At one point I had a stack of paper fin templates that was probably a half inch high, and I'm talking paper templates. Every time I'd make a board I'd take all these notes and I just confused the fuck out of myself for about three years. I finally came up with what I use today as my standard Claw setup, large and small version.
Size and spread
On average, the fins on a Claw are spread two to three inches wider than the normal Thruster triangle. Because you got an extra fin you can use smaller fins. So my average Claw fin is a half an inch shorter than most Thruster fins. They don't look like they are, but when you put them up next to a Thruster setup, they're quite a bit smaller.
If you squeeze a Thruster triangle together, that gives you more 'punch pivot', it's all happening in one spot, and if you spread them apart you get more carve, you get more rail under control. So with the Claw you get the best of all worlds. You can regulate the carve, and the 'punch pivot' action by setting the mid fin to work more with the lead fin or the trail fin.
Drag and drive
I get asked about it: "You got a lot of fins on that board, Mister, must be lots of drag". But my opinion is that a Claw is faster than a Thruster. Yeah, there's more drag points, but it's got less drag per point.
On any fin, the heaviest drag point is the tip of the fins. So any attempt to shrink them down is increasing the speed. Also, it has more drive, no question.
On Midget Farrelly once riding a five fin at Bells
He did? I could believe that. Barracuda up at Kalbarri, he made a seven fin! I was stoked to see Kelly Slater using five fins at Margaret’s in 2012. My late friend Mike Croteau had five fins on a shape in 1967. Larry Bertleman put fourteen fins on a shape in a way that would let him knock them off easily. There was an article on it in Surfer Magazine in the early 70s. Larry said it didn’t start working till seven.
The reason I claim the Claw the way I do is because it comes totally out of my own surfing, and I’ve been using five fins on every surfboard I’ve had for the last 37 years.
I've never tried to sell them to other surfers because they're harder to build and it's hard for surfers to get their head around it. In 1984 I got my Claw cartoon drawn, mainly because I wanted people to think about it in their own mind. I've had a few friends get my old ones, and then a few people started riding them in the 80’s and 90’s. In the early 2000s they were probably 20% of my output. Today, Da Claw is around 70 to 80%.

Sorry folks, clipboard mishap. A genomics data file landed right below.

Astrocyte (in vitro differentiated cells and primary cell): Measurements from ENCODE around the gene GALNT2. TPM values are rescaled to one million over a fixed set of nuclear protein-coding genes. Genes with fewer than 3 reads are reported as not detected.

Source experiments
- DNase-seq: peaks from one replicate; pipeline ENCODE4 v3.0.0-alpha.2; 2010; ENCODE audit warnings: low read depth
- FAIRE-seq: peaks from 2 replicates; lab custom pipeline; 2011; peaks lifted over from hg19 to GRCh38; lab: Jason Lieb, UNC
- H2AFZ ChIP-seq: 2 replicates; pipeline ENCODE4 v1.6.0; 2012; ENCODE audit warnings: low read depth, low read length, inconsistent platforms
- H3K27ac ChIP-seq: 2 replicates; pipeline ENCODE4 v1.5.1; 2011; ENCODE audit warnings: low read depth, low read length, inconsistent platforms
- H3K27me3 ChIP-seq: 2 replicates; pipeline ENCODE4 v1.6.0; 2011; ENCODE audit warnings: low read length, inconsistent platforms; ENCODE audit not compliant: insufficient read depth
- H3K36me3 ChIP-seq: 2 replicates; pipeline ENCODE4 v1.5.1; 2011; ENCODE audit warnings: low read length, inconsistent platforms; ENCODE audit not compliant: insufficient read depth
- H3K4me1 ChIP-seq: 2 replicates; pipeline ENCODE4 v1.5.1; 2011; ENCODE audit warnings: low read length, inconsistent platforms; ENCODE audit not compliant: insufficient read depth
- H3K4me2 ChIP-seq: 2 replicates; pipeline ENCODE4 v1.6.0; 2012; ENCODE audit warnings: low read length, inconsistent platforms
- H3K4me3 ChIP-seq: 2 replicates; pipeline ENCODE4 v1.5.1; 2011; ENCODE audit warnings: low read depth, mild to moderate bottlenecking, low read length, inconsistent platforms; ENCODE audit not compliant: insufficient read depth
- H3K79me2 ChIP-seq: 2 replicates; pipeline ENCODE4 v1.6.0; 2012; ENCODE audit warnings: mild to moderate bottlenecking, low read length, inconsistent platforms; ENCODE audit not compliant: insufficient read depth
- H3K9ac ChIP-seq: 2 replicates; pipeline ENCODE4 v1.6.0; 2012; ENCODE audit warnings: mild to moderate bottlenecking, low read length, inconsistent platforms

A design best suited to guns?
No, no, no...most of my shapes are guns because that's the way people see me, and my shop is in Margaret River. I've made Claws that are 5'4" long, ridden by 15 year old kids, and I've made Claws that are 12 foot long for Cow Bommie. You can put them on anything. A few times I’ve even converted someone’s Thruster to a Claw by grinding of the side fins and adding the Claw fins to a shape they’ve been surfing. Every time, the feedback was good.
Production? Let's not get into my production....
I've never been famous for doing them quickly. Since I broke my leg in '05 I treated my surfboard crafting more as a hobby and I've been working to a 20 to 40 order backlog. The last few years I like to think I’m doing one a week on average, but it’s probably more like two a month. I get guilty feelings because guys wait so long, but they tell me it’s worth it.
I'm slightly crazy and idealistic the way I think about surfboards. I hand shape. I foil all my own fins. I'll make a better surfboard than you've ever had your feet on! I'll just say that to you.....[laughs] Actually, I shouldn't say that to you! That's too fucking egotistical, that is.
Though just the other day I had a guy say to me, "This is the best surfboard I’ve ever had". It had deep channels, six foot double-wing swallow with Da Claw.